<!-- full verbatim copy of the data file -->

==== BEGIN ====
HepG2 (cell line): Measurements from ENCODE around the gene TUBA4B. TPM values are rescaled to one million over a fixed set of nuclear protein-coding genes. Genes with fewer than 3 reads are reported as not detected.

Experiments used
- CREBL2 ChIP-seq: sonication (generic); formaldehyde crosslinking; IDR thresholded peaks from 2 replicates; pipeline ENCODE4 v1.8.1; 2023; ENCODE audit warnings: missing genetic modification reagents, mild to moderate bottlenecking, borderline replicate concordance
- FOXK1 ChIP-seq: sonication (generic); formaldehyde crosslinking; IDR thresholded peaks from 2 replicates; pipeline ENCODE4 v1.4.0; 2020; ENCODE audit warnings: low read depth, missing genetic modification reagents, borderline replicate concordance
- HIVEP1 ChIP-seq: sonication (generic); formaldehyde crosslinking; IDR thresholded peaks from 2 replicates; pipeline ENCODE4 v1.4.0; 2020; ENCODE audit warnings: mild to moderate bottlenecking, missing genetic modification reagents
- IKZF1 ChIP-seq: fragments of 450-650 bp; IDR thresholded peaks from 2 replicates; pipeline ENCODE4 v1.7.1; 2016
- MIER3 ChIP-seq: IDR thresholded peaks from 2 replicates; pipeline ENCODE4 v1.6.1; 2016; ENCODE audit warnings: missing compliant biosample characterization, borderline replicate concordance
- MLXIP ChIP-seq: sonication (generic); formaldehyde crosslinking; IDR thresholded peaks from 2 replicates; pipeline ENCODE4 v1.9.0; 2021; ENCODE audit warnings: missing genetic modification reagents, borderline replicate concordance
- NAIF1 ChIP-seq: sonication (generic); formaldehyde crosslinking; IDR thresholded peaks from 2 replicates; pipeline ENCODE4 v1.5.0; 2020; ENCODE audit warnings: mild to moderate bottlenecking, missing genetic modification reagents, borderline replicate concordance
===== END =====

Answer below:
HepG2 (cell line): Measurements from ENCODE around the gene TUBA4B. TPM values are rescaled to one million over a fixed set of nuclear protein-coding genes. Genes with fewer than 3 reads are reported as not detected.

Experiments used
- CREBL2 ChIP-seq: sonication (generic); formaldehyde crosslinking; IDR thresholded peaks from 2 replicates; pipeline ENCODE4 v1.8.1; 2023; ENCODE audit warnings: missing genetic modification reagents, mild to moderate bottlenecking, borderline replicate concordance
- FOXK1 ChIP-seq: sonication (generic); formaldehyde crosslinking; IDR thresholded peaks from 2 replicates; pipeline ENCODE4 v1.4.0; 2020; ENCODE audit warnings: low read depth, missing genetic modification reagents, borderline replicate concordance
- HIVEP1 ChIP-seq: sonication (generic); formaldehyde crosslinking; IDR thresholded peaks from 2 replicates; pipeline ENCODE4 v1.4.0; 2020; ENCODE audit warnings: mild to moderate bottlenecking, missing genetic modification reagents
- IKZF1 ChIP-seq: fragments of 450-650 bp; IDR thresholded peaks from 2 replicates; pipeline ENCODE4 v1.7.1; 2016
- MIER3 ChIP-seq: IDR thresholded peaks from 2 replicates; pipeline ENCODE4 v1.6.1; 2016; ENCODE audit warnings: missing compliant biosample characterization, borderline replicate concordance
- MLXIP ChIP-seq: sonication (generic); formaldehyde crosslinking; IDR thresholded peaks from 2 replicates; pipeline ENCODE4 v1.9.0; 2021; ENCODE audit warnings: missing genetic modification reagents, borderline replicate concordance
- NAIF1 ChIP-seq: sonication (generic); formaldehyde crosslinking; IDR thresholded peaks from 2 replicates; pipeline ENCODE4 v1.5.0; 2020; ENCODE audit warnings: mild to moderate bottlenecking, missing genetic modification reagents, borderline replicate concordance